President of the General Assembly,
President of the Security-Council,
It is an honour for me to join you this evening.
The work of ECOSOC and PBC is inextricably linked.
Violence and conflict are the most pervasive obstacles to development. At the same time, the lack of development is a prominent driver of violence and conflict.
The interlinkages between peace and sustainable development were clearly recognized in the 2030 Agenda for Sustainable Development.
The 2030 Agenda aims to realize a just, equitable, inclusive and peaceful world.
The Agenda acknowledges that reducing discrimination, violence and conflict- along with ensuring good governance and inclusion- are important for people’s well-being, and essential to achieve sustainable development.
The twin resolutions concluding the 2015 United Nations peacebuilding architecture emphasize the importance of taking the needs of all segments of the population into account, to build a common vision of society and to sustain peace.
Likewise, the 2030 Agenda pledges to “leave no one behind” and “endeavor to reach the furthest behind first”. These premises are crucial to promote equality, human rights, social cohesion, peace and sustainable development.
Ladies and gentlemen,
This year is an important one for the 2030 Agenda. The High-level political forum on sustainable development (HLPF) concluded the first cycle of review of all the SDGs.
The review revealed that, while progress has been made on many fronts, regrettably we are still lagging behind in achieving the aspirations set in the Agenda.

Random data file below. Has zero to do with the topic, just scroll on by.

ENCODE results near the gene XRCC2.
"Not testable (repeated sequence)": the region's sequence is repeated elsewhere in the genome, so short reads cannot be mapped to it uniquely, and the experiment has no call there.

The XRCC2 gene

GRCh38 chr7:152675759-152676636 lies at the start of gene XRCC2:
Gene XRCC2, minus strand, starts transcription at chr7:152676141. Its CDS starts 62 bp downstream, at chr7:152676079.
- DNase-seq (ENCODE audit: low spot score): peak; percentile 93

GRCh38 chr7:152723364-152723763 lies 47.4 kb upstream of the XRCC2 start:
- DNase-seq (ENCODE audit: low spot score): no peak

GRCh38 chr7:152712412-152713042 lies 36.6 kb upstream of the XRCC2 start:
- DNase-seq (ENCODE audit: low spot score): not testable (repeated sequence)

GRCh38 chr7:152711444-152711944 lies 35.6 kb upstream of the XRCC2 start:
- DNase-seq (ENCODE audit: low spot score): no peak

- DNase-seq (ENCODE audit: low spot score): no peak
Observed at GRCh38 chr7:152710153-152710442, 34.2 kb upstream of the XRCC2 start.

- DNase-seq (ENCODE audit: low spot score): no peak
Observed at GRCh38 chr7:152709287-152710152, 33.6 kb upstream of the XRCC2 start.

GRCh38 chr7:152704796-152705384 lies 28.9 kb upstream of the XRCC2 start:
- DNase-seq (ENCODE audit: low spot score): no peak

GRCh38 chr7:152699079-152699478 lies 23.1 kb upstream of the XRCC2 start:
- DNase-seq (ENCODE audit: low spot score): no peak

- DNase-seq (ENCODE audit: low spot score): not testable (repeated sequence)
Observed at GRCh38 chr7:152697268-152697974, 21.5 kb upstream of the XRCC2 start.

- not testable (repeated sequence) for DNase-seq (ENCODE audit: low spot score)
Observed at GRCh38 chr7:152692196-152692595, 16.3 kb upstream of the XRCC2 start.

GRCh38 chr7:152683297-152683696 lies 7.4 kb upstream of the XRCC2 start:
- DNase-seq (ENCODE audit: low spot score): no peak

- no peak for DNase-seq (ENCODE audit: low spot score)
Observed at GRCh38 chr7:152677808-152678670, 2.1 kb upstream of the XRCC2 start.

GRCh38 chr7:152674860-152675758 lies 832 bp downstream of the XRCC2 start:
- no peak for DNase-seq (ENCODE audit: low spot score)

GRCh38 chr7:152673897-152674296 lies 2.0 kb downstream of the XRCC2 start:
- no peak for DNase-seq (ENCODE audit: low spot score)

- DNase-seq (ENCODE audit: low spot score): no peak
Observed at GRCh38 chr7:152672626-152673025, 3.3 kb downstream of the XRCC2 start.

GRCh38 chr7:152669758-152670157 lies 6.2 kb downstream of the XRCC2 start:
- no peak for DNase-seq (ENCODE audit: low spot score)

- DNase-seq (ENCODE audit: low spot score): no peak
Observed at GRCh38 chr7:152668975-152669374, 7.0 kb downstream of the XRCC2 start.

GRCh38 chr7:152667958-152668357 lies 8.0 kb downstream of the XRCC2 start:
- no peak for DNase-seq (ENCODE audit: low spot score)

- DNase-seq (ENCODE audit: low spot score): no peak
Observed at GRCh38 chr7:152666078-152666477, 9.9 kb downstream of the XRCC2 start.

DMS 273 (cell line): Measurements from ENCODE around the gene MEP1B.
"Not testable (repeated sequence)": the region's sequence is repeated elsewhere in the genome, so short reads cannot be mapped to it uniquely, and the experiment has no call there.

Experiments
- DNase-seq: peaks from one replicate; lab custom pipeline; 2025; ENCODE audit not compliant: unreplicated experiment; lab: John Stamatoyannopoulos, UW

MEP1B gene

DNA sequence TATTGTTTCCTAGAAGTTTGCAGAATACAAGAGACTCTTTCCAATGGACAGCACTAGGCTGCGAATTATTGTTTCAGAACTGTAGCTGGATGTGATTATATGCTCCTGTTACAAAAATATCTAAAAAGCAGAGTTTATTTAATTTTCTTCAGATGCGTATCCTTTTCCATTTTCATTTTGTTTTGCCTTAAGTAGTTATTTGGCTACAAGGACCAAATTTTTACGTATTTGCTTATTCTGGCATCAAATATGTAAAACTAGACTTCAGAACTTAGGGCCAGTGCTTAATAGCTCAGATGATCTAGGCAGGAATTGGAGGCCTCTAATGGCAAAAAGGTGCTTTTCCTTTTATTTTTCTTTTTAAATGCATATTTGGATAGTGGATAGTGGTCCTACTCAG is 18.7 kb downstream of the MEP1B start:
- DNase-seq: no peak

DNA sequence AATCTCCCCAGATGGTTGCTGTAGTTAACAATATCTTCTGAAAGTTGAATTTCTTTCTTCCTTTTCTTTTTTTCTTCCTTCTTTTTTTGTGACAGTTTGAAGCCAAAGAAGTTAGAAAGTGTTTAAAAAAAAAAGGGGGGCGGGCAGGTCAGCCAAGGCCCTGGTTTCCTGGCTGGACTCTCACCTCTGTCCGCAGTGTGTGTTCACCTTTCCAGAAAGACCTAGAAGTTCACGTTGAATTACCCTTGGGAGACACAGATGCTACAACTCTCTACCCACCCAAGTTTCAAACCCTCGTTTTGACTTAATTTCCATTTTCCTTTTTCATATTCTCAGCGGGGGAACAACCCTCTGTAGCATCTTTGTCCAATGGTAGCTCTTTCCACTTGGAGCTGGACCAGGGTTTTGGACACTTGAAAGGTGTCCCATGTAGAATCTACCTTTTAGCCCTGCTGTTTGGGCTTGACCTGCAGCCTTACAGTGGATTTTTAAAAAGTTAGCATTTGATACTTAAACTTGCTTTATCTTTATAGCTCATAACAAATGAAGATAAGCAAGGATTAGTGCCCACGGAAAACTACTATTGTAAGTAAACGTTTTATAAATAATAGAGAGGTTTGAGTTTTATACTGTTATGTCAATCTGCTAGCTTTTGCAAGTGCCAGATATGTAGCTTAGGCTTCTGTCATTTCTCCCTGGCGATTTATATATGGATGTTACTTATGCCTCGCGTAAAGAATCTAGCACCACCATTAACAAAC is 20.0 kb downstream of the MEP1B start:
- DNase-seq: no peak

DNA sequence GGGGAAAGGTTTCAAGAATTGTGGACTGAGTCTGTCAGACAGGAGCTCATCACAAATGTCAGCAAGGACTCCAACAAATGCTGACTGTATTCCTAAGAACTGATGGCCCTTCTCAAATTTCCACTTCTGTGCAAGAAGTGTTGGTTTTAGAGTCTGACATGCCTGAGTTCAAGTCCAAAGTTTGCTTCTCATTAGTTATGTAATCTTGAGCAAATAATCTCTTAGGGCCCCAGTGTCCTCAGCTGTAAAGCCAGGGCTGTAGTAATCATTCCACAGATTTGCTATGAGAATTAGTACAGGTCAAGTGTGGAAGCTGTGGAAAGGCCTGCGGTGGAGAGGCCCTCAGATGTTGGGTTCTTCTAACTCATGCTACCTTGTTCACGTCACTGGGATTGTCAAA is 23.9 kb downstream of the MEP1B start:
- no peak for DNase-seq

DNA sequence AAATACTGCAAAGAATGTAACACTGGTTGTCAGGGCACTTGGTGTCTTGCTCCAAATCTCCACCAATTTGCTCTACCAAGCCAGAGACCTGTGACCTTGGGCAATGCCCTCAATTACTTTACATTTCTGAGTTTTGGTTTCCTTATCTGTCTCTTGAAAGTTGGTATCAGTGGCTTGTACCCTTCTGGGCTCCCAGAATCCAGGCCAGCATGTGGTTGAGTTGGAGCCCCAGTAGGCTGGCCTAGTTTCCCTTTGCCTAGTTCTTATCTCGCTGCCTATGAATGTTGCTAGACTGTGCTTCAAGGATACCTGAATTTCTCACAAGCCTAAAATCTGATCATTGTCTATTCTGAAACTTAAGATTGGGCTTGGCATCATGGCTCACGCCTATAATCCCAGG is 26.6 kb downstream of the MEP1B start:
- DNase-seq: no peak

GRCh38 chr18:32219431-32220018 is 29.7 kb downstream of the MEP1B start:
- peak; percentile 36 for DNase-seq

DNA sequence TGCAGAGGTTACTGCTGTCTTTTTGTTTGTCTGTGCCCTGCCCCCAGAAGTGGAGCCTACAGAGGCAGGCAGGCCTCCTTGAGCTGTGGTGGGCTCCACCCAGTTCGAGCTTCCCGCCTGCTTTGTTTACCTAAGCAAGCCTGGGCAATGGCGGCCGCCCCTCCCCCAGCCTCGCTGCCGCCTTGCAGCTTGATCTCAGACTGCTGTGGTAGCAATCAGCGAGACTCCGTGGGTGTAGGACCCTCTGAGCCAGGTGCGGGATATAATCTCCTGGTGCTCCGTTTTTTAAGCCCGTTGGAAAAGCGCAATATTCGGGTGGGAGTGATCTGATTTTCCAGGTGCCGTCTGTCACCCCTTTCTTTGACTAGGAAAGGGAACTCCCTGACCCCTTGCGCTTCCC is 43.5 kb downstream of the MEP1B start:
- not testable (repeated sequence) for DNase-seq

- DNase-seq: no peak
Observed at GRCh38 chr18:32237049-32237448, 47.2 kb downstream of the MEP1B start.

Of particular concern is that, by 2030, more than half of the world’s poor are projected to live in countries affected by conflict. This figure could increase to 80 per cent by 2035.
Let us not forget that, given their limited capacities and resources, conflict-affected countries have the most difficulties in achieving the SDGs.
Within the United Nations, a comprehensive whole of-system response, including close cooperation among development, humanitarian, human rights and peace and security actors, is necessary to successfully achieve the SDGs.
We have discussed the nexus-issues at length – why are we still struggling to find the right responses? This is particularly challenging in the nexus of humanitarian and peace.
Different and possibly diverging mandates and point of departure make conversations hard and implementation harder.
We need to address this head on together, and not speak in silos.
Since 2010, annual ECOSOC-PBC joint meetings have contributed to strengthening the peace-development nexus.
Last year’s joint meeting resulted in ECOSOC currently working on a possible resolution on the Sahel, aimed at helping address the multidimensional challenges in the region, and strengthening collective engagement of all stakeholders in achieving sustainable development and peace.
The situation in the Sahel is of particular concern to both the PBC and ECOSOC due to its complex challenges, which can only be successfully tackled through a cross-sectoral approach.
The next ECOSOC-PBC Joint meeting will take place at the end of November, and the proposed focus is again on the Sahel.
I wish you fruitful deliberations as you prepare for the 2020 review of the peacebuilding architecture. This is a good opportunity to further strengthen efforts towards building and sustaining peace and, ultimately, towards transforming the world for the better.